Atlanta is the capital of Georgia, as well as the most populous city in the state with a population of 486,411 (2006). Atlanta is the core city of the ninth largest metropolitan area in the country; the combined statistical area has an approximate population of 5,478,667 (2006). The city is commonly referred to as A-Town, A-T-L, andHotlanta . The National Arbor Day Foundation has considered Atlanta to be a "Tree City" and the Forest Service has called it the "most heavily forested urban area in the country."
Despite Atlanta's abundance of trees, the city has been recognized as a poster-child for urban sprawl associated with rapid growth and development. Citizens and officials alike have strategized about ways to combat the traffic congestion and poor air quality that has been the result of such growth. Atlanta's growth has been such that it is sometimes called the "capital of the New South," as it has made a recent transition from an area of regional commerce to a Southern city of international influence, like Miami, Houston, and Dallas.
During the Civil Rights Movement, Atlanta touted itself as "the city too busy to hate," setting itself apart from the Southern cities that supported segregation. Its progressive policy towards civil rights made Atlanta a popular relocation spot for African Americans. To this day, Atlanta's population is ruled by a black majority, and since 1974, all the mayors and most of the city's chiefs and officials have been black.
Remnants of Atlanta's history and culture can be found in many different venues throughout the city, such as Dr. Martin Luther King, Jr.'s boyhood home, the Atlanta History Center, the AtlantaCyclorama and Civil War Museum, the Carter Center and Presidential Library, Rhodes Hall, and the Margaret Mitchell House and Museum. Atlanta is also home to the world's largest aquarium, the Georgia Aquarium, which opened to the public in November of 2005. Another attraction is the World of Coca-Cola museum, which recently reopened and contains exhibits showcasing the history of the world famous beverage and its advertising campaigns over the decades.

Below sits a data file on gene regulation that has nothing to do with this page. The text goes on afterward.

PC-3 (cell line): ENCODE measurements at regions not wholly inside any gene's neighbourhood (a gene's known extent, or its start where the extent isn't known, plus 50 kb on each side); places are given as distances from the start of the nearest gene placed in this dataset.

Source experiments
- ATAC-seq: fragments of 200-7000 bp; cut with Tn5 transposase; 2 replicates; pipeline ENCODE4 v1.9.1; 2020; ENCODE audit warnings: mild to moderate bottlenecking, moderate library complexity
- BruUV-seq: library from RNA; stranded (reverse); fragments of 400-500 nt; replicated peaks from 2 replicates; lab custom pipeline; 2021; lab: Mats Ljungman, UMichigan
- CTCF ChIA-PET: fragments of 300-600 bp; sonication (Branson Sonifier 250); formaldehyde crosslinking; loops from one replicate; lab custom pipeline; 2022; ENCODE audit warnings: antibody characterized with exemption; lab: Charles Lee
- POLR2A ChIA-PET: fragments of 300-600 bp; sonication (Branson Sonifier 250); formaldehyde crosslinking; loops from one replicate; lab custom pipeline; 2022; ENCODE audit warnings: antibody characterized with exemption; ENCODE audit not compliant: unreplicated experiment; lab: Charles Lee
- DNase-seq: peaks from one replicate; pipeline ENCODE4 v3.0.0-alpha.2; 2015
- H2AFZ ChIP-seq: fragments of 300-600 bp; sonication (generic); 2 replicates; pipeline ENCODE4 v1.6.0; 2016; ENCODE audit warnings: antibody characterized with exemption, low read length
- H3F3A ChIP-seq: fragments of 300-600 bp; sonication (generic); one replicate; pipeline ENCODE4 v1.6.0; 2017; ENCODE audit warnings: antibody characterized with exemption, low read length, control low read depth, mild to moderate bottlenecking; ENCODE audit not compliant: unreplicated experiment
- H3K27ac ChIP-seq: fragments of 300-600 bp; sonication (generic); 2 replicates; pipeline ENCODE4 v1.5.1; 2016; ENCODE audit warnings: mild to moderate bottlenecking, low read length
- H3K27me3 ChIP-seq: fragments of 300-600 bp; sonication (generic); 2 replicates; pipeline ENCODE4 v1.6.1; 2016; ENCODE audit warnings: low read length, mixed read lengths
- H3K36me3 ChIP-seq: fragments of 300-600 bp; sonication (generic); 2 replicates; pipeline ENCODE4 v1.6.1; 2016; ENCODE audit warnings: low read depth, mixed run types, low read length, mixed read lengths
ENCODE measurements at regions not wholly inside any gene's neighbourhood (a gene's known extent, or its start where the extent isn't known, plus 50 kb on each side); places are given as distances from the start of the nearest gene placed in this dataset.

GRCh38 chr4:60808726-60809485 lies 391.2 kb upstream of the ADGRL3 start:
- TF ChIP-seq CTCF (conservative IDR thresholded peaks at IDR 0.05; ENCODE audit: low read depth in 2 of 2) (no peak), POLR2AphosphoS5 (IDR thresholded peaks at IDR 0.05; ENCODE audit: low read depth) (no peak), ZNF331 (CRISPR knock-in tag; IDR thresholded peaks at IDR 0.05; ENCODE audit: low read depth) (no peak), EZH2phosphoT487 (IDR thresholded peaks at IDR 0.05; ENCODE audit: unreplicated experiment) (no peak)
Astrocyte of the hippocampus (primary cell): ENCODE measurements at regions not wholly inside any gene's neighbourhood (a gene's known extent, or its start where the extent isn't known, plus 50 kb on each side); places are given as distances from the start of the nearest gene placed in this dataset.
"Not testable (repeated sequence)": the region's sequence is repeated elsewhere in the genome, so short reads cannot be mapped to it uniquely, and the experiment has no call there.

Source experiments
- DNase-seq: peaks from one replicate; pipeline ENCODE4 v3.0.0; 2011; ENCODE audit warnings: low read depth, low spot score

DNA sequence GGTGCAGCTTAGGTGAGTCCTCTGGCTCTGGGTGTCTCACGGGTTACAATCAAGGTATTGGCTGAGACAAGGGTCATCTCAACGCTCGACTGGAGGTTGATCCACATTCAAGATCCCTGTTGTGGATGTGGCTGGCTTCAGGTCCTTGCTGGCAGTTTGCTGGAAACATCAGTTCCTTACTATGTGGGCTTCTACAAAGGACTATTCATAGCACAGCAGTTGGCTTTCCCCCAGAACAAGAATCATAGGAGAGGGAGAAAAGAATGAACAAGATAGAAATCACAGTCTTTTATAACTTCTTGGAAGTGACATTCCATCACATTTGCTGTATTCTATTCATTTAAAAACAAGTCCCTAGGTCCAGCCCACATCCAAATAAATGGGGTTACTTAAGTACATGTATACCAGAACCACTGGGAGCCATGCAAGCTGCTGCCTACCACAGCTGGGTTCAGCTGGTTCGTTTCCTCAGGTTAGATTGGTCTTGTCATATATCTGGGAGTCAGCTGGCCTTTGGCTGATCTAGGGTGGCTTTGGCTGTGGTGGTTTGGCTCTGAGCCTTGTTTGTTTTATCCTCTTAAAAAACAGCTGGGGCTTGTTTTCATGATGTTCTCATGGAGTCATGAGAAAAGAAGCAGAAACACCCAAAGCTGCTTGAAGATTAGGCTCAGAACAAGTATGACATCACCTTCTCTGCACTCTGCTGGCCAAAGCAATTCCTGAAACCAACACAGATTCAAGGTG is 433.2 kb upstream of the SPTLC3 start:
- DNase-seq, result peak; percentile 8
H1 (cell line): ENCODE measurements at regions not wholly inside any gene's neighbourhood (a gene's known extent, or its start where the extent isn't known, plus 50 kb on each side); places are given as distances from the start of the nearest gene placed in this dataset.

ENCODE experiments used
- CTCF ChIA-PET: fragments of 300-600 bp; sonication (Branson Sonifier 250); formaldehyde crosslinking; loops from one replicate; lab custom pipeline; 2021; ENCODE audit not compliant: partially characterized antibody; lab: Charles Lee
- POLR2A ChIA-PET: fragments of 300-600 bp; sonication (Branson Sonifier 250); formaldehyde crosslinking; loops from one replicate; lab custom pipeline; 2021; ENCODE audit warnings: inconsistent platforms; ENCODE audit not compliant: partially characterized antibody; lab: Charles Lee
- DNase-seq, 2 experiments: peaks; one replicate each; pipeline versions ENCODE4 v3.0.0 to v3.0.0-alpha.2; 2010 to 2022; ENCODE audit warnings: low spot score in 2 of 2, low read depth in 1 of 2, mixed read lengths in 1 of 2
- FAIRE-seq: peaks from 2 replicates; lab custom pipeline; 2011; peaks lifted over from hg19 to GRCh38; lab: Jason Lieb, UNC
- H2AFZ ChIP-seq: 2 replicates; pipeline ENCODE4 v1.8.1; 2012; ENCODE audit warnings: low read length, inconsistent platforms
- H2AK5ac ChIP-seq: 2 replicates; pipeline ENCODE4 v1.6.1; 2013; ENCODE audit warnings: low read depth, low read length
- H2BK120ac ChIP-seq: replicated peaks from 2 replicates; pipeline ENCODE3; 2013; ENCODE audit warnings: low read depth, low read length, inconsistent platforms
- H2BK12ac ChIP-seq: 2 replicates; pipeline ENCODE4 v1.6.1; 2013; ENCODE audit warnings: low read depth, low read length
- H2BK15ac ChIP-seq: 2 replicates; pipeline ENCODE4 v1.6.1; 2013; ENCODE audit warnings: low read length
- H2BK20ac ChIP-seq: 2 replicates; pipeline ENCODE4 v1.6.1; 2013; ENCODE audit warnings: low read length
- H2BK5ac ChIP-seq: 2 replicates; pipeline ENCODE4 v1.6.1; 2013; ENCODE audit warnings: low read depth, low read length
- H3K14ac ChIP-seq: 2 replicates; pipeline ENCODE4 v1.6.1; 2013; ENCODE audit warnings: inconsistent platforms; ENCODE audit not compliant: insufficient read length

Lovers of the arts will find much to do in Atlanta, which is home to the fabulous Fox Theatre, the Woodruff Arts Center, the Atlanta Symphony, the High Museum of Art, and the Atlanta Contemporary Arts Center. Children especially enjoy theFernbank Science Center, Six Flags Over Georgia theme park, and the Imagine It! Atlanta Children's Museum. Adjacent to the World of Coca-Cola is Underground Atlanta, a historic shopping district located below the streets of the city. Another prominent piece of Atlanta's history is The Varsity, which has been featured as the world's largest drive-in for many years.
Many concerts and performing arts events bring people into the Atlanta area year after year. Some annual cultural festivals hosted by the city include the Atlanta Dogwood Festival, Screen On the Green, Atlanta Pride (gay/lesbian event), the Atlanta Jazz Festival, Sweet Auburn Spring Fest, Georgia Renaissance Festival, theInman Park Festival, Dragon Con, and Greek Fest, to name a few. In addition to hosting a plethora of annual events and daily entertainment options, Atlanta is home to a thriving music scene and many famous hip-hop and R & B musicians. The Dirty South style of hip-hop emerged from Atlanta behind the faces of artists likeOutkast, Goodie Mob and Ludacris. LaFace and So So Def Records are headquartered in the city.
Whether you seek history or classic art museums, contemporary visual and performing arts, an array of dining and shopping opportunities, a thriving nightlife and music scene, sporting events (as represented by the Major League Baseball team the Atlanta Braves or Atlanta Falcons football), or just some good clean outdoor recreation, Atlanta has all of this to offer and so much more.